When working with clients or patients with irritable bowel syndrome (IBS), it’s important to remember that stress is a major driver of symptom onset and severity. The proper diet often can prevent or ease symptoms, but high levels of stress can interfere with even the best dietary strategies. Adding regular exercise to IBS treatment plans can help clients in a variety of ways.

Benefits of Exercise
Exercise can reduce stress by stimulating the release of endorphins, leading to a greater sense of calm and well-being. From a more general perspective, regular physical activity also can increase strength and cardiovascular fitness, leading to improvements in overall health and longevity. This increased fitness may help clients feel stronger and more capable of handling painful IBS flares. In addition, studies have shown that exercise can improve overall IBS symptom severity. In a 2011 study, the group of IBS patients who increased their exercise levels experienced a significant decrease in IBS symptoms, while the control group experienced worsening of symptoms.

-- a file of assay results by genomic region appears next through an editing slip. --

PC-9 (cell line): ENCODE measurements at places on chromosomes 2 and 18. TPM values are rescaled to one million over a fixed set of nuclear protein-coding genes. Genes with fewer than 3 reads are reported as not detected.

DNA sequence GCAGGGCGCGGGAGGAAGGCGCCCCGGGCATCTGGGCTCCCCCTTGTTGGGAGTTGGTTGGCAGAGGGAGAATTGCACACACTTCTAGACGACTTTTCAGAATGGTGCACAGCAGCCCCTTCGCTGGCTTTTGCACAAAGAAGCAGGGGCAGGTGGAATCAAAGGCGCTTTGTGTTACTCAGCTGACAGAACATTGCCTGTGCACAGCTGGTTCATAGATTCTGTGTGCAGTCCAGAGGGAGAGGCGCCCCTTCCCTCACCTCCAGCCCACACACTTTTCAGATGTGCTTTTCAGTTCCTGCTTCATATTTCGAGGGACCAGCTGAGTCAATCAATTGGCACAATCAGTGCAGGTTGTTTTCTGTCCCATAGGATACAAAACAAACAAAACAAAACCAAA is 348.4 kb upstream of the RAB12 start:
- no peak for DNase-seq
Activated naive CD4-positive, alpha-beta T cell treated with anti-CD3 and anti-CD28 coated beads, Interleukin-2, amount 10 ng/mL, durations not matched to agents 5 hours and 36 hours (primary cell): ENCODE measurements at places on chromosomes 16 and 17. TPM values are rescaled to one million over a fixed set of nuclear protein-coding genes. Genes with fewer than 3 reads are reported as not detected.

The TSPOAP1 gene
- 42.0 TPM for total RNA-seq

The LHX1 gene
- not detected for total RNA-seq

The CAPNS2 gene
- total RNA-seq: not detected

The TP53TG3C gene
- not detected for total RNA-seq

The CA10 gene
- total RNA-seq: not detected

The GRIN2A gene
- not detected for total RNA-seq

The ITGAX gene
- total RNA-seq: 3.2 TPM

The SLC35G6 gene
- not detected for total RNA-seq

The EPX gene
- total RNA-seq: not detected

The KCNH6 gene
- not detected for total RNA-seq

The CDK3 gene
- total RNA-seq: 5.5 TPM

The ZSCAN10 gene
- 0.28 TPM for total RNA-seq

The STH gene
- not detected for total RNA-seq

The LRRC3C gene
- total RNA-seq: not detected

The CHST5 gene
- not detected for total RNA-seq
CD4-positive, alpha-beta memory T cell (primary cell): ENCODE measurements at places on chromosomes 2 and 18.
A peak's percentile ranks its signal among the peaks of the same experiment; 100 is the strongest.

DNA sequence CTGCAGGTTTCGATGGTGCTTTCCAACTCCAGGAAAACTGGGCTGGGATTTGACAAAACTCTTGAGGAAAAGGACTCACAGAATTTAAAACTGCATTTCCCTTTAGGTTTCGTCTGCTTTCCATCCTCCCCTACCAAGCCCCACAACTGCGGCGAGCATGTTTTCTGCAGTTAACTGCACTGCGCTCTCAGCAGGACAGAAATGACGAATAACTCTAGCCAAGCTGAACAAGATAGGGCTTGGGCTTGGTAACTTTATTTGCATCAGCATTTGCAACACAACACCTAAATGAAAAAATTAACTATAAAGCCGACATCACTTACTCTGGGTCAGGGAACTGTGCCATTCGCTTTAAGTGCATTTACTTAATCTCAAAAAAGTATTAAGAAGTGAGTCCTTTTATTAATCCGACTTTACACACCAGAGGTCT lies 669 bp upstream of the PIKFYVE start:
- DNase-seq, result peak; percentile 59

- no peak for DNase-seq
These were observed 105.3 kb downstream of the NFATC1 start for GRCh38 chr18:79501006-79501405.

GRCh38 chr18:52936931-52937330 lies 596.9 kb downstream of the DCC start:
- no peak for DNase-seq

Read more »
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In the April Issue

Soymilk’s Reign

Fueling Today’s Young Athletes

Protein Myths & Facts

Cannabis Use for Treating Disease

Nutrition and Menopause Timing
Find solutions on our ToolKit Page
Tech & Tools
Muscle Testing and Measurement Tool
ActivBody rolls out the ActivForce Platform, which enables clinicians, athletic trainers, and physical therapists to measure clients’ or patients’ muscle function and strength changes. The platform works with the Activ5 force measurement device, compiling strength data into patient reports that can be personalized and managed. Learn more »

AI-Powered HIIT Exercise Bike
CAR.O.L is a stationary exercise bike that uses artificial intelligence (AI) to create custom high-intensity interval training (HIIT) workouts for users. AI-powered algorithms personalize resistance for the user to meet exertion goals. The HIIT workout lasts less than nine minutes, with two 20-second “sprint” intervals. Learn more »